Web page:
I know it is not easy to change a culture. Welfare reform was a start and progress was being made but that experiment was abandoned.  I am not for neglecting the problems of poverty. I think we should have an anti-poverty program that encourages work and families.  We should phase out public housing as we know it all together.  We should encourage and promote charter schools and school choice.  We should resurrect the concept of enterprise zones. We should think outside the box. Maybe we should pay children a bonus if they reach age 18 and have never been pregnant or in trouble with the law.  I am for doing something about poverty, but finding remarks that tell the truth "highly offensive" and the truth teller backing down from the remarks is going to ensure that we dance around the edges of the problem of inner city poverty and fail to address it.

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For profit charter schools are on the way. Bill appears set for passage.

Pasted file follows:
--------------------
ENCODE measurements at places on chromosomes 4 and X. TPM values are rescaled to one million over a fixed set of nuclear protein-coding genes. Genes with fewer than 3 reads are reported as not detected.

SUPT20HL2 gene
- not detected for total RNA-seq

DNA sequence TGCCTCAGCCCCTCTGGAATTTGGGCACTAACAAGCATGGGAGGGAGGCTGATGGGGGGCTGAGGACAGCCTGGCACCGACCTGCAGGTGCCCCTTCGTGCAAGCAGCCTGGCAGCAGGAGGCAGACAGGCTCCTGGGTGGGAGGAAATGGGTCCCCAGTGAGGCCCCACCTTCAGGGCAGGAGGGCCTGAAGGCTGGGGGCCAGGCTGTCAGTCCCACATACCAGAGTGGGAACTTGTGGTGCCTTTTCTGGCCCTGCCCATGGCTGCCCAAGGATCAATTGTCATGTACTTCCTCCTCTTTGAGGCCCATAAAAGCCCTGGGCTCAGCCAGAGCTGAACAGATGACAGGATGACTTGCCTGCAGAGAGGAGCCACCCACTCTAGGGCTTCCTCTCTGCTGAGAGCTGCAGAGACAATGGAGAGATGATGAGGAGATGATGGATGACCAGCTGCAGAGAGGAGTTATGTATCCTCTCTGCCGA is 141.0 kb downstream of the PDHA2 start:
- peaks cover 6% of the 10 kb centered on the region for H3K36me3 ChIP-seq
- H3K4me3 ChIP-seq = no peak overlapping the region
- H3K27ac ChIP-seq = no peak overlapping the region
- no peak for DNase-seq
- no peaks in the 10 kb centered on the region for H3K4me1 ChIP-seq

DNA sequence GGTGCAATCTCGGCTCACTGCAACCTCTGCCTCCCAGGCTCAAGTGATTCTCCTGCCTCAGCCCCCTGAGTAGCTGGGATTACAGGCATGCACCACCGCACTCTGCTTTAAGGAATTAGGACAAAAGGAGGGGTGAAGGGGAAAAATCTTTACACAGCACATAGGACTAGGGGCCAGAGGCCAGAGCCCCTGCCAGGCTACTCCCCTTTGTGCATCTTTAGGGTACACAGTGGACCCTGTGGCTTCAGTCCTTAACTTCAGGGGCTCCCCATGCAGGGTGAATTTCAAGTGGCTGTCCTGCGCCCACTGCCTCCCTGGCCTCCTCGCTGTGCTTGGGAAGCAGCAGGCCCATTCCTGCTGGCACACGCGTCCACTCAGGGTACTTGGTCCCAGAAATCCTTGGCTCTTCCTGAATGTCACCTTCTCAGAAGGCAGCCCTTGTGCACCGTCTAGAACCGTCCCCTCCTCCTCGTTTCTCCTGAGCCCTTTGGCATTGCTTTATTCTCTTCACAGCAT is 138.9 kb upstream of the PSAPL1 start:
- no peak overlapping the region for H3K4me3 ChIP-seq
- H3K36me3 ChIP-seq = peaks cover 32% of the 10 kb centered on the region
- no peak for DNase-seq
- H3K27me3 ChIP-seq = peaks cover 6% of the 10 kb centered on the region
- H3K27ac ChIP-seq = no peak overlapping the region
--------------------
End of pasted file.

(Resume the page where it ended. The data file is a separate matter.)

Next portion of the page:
Rep. John J. DeBerry JR.

HB1693, the bill that would allow for-profit management of charter schools advanced in the house this week. The bill sponsored by Democratic Rep. John DeBerry of Memphis was approved on a voice vote in the House Education Subcommittee on Tuesday and is scheduled to go before the House Education Committee on March 18. The Senate companion bill (SB1684) passed the Senate Education Committee on Wednesday and is referred to the Calendar Committee. This bill could still be sidetracked, but it appears it is on its way to passage.

The way things are now, when a charter school is approved, the board of directors must hire a staff to run the school. The teachers and staff draw a salary.  If this bill passes, the board of the charter school could contract for a management company to run the school.  This makes so much sense but liberals, mostly white liberals,  are very much against it.  Somehow they think it is immoral to make money.  They especially think it is immoral to "allow companies to make a buck on the backs of Tennessee’s public school kids," as Tennessean columnist Gail Kerr said recently